When a baby is fussy and needs to be soothed, a caregiver’s first inclination is usually to reach for a bottle or a pacifier, perhaps dipped in something like honey or syrup. This is a common practice as it provides almost instant relief and can lull a baby to sleep quickly.
However, it may surprise you to learn that there is something called “Baby Bottle Tooth Decay.” Many parents are bewildered when they discover that their child has developed this condition. The typical cause is prolonged exposure to sugar found in liquids such as milk, formula, and juice.
You may be asking, “How is that possible if my baby doesn’t even have any teeth yet?” Plaque can grow even in gums, where milk and formula can sit for hours, particularly if the child has had the drink right before bed, or even worse, fallen asleep with the bottle in their mouths.
If your child does have all of their baby teeth, you might be tempted to think that since they are temporary, they are not as important. In reality, baby teeth play a critical role in your child’s oral development! They cannot learn how to chew or speak properly without their baby teeth functioning as they should. Also, if these teeth are not taken care of, their adult teeth may not come in properly.
Causes of Baby Bottle Tooth Decay
So what are the most common causes for this type of decay? The list can include:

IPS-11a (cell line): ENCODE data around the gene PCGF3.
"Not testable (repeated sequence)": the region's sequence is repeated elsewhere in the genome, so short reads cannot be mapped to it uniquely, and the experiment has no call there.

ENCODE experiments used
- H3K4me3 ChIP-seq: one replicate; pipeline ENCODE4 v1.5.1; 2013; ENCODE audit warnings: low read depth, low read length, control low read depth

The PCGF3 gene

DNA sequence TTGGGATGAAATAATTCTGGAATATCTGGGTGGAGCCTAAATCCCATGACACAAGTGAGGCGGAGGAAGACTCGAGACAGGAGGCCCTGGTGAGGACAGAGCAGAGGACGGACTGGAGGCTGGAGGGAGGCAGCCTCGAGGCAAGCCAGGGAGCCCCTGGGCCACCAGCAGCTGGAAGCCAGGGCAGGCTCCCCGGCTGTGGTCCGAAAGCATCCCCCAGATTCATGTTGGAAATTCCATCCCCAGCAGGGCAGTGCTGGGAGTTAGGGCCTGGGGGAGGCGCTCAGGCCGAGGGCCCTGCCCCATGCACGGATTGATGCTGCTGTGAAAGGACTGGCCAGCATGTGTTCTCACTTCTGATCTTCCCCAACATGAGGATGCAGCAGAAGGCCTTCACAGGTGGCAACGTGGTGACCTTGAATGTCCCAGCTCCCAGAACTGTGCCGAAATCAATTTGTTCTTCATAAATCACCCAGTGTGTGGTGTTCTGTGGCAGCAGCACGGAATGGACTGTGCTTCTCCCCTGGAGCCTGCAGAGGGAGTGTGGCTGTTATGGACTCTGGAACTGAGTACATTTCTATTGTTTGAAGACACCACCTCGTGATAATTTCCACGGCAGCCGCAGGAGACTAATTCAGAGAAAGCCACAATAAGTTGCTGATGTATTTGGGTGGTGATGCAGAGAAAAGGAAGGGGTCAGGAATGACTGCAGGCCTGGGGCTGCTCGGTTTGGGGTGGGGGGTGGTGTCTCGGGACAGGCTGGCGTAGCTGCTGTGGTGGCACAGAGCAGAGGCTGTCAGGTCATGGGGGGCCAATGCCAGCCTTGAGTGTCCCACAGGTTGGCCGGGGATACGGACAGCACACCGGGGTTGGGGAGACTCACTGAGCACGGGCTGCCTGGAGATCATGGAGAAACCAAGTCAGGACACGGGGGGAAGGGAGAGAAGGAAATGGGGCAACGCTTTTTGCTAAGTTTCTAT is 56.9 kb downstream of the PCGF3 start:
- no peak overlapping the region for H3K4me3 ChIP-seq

- Allowing a baby to suck on a milk or formula-filled bottle for long periods of time
- Dipping a pacifier in a sugary substance
- Breastfeeding often and for prolonged periods of time
- Passing bacteria through saliva from the caregiver to the baby (sharing spoons, etc.)
- Using water that does not contain fluoride for your baby’s drinks
Some of these causes are often completely unavoidable. Fortunately, there are a number of ways to prevent this condition.
How to Prevent Baby Bottle Tooth Decay
This disease is completely preventable if the right steps are taken. Make sure to do the following as often as possible:
- Wipe your baby’s gums and teeth after they are exposed to a liquid containing sugar
- Minimize the amount of sugary foods in your child’s diet
- Use only water in your child’s bottle if it’s for soothing purposes
- Reduce the amount of acidic drinks and foods in your child’s diet
- Use a small dab of fluoridated toothpaste when brushing your baby’s teeth
The main point to focus on is limiting the contact that your child’s teeth and gums have with any liquid that may increase the amount of bacteria in their mouth. This will look different for every child and caretaker, but the goal is the same. Do not let anything sit in their mouths for long periods of time, particularly at nighttime, because saliva production greatly decreases while we sleep.
If you’re worried about this condition, we can examine their teeth and determine whether there are any signs of this type of decay starting. Great oral health can begin even in infancy, setting a child up for success for years to come!